• Edipalma
    2019-03-16 18:57

    This one seems timely again (or is that still?) How can we build withoutdesecrating the landscape, for instance. I read this a long time back, when it first came out and the one part I remember dealt with a housingdevelopment in Vermont. It didn't take up much room, but was planned soas to create minimal disturbance in the landscape, giving each houseboth privacy and community. Not a bad goal for now, though what we appear to need are more cities and villages and few suburbs...perhaps he'll write a new book, but until he does, if you're interested in land use anddoing away with the mall-blight ugliness we've lumbered ourselves with you'll find this an interesting read.

  • Beth Anne
    2019-03-23 17:16

    Picked this up somewhere for 50 cents and wasn't sure about it (would it be out-moded?) and was pleasantly surprised. Learned new things, found other things I wanted to learn more about (Mary Cassatt's brother was a PA railroad president, and designed some great innovations for the rails)...the only section that was sort of adorable was a part about the importance of designing multiple map views so an understanding of the vision of development on a space can be seen...well, thank goodness for GIS and computers. Recommended, either way.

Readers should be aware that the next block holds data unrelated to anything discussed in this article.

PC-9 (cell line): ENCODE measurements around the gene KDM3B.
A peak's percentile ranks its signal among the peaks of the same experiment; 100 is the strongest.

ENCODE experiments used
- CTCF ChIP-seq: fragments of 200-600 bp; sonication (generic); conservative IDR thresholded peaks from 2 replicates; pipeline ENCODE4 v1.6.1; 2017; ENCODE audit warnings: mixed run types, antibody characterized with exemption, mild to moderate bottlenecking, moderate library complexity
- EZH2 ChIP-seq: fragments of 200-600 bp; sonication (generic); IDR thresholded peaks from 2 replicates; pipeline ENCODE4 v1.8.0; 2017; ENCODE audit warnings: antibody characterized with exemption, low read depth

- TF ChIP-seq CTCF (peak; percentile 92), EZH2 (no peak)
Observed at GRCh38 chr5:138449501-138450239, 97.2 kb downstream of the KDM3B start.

• Spotsalots
    2019-03-17 13:07

    I'm baffled that it took me forever to finish reading this, as it's really quite a wonderful and enjoyable book dealing with our sense of place and looks at ways architects, urban planners, ecologists, and so forth can create sustainable, appealing community--it considers urban spaces, suburban and village, rural; parks, office buildings, you-name-it. I plan to include reading(s) from it in my Modern Architecture course next fall.

  • Amy
    2019-03-26 12:18

    This was a powerful examination of our relationship with the landscape. The one statement that really stuck with me: "...Western Europeans and Americans have been carrying around with them as part of their mental baggage a deeply felt and despairing assumption that progress demands degraded surroundings."

  • carolyn
    2019-03-10 19:56